GAINESVILLE, Fla., Nov. 1 -- The world's first ecopassage, an under-highway tunnel system designed to let wildlife cross the road safely, was dedicated on Paynes Prairie State Preserve south of Gainesville, Fla., Wednesday. The 2.5-mile-long system along U.S. 441 cost the Florida Department of Transportation $3.7 million.
The ecopassage is composed of a 4-foot-high concrete wall on each side of the road which has openings to eight tunnels that pass beneath the traffic. What had been drainage ditches alongside the road are now covered with dirt and grass, making the wildlife preservation system invisible to motorists.
Paynes Prairie biologist Jim Weimer said the system was needed because 500,000 animals were killed crossing the busy four-lane highway in the past five years. Roadkill has been a problem on U.S. 441 since the road was built about 70 years ago.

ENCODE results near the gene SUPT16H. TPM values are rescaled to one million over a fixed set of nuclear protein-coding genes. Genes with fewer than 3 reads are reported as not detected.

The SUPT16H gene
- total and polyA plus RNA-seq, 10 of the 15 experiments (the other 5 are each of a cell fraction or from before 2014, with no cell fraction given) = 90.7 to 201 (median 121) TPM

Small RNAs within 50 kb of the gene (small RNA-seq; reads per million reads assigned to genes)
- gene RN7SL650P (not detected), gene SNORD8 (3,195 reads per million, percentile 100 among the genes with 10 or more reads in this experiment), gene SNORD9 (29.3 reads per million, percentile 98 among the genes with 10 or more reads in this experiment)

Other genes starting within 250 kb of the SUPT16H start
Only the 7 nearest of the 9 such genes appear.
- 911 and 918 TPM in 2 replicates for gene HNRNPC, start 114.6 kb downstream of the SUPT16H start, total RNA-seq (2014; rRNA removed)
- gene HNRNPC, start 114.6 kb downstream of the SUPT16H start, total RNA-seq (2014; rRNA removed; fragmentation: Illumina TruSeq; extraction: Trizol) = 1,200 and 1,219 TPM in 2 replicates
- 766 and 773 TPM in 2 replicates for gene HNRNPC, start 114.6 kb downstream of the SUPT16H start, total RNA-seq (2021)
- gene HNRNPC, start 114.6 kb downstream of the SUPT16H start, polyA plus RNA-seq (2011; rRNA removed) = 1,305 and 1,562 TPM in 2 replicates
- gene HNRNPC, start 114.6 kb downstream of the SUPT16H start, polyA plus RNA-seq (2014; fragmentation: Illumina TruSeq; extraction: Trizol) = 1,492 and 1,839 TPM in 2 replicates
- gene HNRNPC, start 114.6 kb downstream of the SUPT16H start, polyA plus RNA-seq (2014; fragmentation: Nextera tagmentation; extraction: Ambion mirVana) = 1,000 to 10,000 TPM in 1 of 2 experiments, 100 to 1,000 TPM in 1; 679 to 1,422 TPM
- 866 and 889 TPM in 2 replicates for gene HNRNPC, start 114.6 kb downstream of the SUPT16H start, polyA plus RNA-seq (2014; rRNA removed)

Cameras mounted inside the tunnels have recorded raccoons and other animals using them to get around the 18,000 acre state preserve even before construction was complete. Biologists plan to study whether the ecopassage reduces roadkill as much as anticipated. If it does, an ecopassage like it will be built along Interstate 75, which crosses the prairie about one mile west. Similar wildlife passages are being planned at other locations around the world.